[extropy-chat] MARS: Because it is hardB
Robert J. Bradbury
bradbury at aeiveos.com
Tue Apr 13 11:21:03 UTC 2004
On Tue, 13 Apr 2004, Matus wrote:
> "the deltaV required [snip]
> According to Zubrin, it doesn't make much sense to go to the Moon as a
> staging point for a trip to Mars. I happened to read this page just
> today and came across Robert's question.
This reminds me of the *very* old cartoon with Bullwinkle (the moose)
and Rocky (the flying squirrel?).
Bullwinkle (pretending to be a magician) reaches into a hat and says
"Watch me pull a rabbit out of the hat." To which Rocky responds
"That trick never works." (Usually he gets a lion or an elephant or
anything that is dangerous but never the rabbit.)
Well today I am Bullwinkle and the ExI-list is the hat and delivered
up exactly the information (aka rabbit) required (thank you Michael).
Pretty damn amazing.
> Zubrin Mars Direct plan has pretty much won me over, does anyone here
> have any objections or counter arguments? I would be interested in
> hearing some criticisms of his plan.
Zubrin *almost* gets it right towards the end of the book I think
where he suggests hoisting martian material into orbit to build
space power satellites. The basic criticism is that it makes no
sense to hoist people out of one gravity well to put them at the
bottom of another gravity well. It is a waste of energy. Throw
an automated nanofactory down on Mars that can build a space
elevator system (or something equivalent) and dismantle the darn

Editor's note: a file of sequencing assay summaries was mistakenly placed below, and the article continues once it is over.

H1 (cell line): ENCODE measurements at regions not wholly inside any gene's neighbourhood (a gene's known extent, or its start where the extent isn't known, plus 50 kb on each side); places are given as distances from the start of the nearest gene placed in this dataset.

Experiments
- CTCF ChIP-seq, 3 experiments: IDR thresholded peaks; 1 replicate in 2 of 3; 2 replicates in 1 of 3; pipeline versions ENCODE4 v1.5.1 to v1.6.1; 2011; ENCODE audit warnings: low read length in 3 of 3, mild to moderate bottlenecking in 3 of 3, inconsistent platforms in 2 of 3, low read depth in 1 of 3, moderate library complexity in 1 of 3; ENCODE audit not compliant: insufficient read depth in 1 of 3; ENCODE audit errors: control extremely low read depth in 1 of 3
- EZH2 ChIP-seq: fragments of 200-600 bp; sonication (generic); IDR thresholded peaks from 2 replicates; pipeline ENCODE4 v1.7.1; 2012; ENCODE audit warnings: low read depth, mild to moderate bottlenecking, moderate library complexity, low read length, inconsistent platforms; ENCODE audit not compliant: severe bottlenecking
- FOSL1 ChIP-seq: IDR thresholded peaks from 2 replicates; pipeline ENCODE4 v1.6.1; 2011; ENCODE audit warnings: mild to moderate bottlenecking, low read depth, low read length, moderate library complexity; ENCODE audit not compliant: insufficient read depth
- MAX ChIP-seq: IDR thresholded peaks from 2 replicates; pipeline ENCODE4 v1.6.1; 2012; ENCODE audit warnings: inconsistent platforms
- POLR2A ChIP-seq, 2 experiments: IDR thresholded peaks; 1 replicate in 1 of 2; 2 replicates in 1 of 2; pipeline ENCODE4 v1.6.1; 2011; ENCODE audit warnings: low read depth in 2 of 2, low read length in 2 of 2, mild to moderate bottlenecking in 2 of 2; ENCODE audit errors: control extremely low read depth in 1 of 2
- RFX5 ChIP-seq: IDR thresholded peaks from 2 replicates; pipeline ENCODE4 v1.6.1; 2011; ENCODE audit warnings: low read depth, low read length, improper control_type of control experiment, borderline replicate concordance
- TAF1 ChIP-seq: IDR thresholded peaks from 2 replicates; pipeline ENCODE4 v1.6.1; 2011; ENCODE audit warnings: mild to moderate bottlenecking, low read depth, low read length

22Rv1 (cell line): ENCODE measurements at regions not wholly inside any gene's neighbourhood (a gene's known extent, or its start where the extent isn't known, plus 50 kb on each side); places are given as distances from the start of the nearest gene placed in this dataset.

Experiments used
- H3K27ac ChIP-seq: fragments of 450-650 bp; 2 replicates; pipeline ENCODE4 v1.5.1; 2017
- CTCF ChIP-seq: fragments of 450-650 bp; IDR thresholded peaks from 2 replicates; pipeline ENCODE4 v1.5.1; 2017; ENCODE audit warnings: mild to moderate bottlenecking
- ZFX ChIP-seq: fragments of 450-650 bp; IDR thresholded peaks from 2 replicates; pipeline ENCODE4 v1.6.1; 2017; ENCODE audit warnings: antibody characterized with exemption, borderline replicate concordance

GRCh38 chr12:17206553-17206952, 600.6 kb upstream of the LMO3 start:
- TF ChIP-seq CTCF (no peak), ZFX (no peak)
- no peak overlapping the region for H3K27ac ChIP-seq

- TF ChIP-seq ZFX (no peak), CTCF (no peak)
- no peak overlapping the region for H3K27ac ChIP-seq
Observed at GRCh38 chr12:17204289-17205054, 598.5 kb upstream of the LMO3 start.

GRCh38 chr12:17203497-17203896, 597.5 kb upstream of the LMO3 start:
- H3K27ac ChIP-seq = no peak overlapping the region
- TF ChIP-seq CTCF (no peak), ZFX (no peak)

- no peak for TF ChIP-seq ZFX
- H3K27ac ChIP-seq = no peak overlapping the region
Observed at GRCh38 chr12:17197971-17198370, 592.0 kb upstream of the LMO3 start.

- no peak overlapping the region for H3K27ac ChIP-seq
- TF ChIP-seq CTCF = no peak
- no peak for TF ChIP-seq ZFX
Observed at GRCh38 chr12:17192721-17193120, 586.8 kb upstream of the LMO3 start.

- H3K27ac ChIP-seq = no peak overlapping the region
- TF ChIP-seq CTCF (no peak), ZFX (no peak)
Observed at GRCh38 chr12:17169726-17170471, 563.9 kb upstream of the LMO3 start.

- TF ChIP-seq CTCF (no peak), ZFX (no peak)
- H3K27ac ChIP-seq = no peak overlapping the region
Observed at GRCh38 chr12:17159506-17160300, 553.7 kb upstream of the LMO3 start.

thing. If need be dismantle a few asteroids to give you sufficient
matter to store the information content of the first few (hundred?)
meters of the planet [Harvey has to have something to play with when
he retires... :-)]. Then turn the rest of it into material to build
O'Neill space habitats.
If you want the biggest mountain or the deepest canyon simply go
build it in an oversized habitat. Its little different from the
recent Popular Science article I think I posted on megascale
engineering structures being built on Earth.
For the record people who haven't read  the limit on the time to
disassemble Mars (using the energy available) is of the order of 12
hours using the energy we have avaiable. Though towards the end,
the dissassembly could become rather chaotic and wasteful. It
might be done faster if a significant number of fusion reactors
were constructed and hydrogen imported from Jupiter/Saturn/comets.
But I haven't calculated the element requirements for that yet
(in part because we don't yet have a working fusion reactor that
I can cite) so I'm not absolutely sure it would be possible in
this solar system.
1. Planet Disassembly
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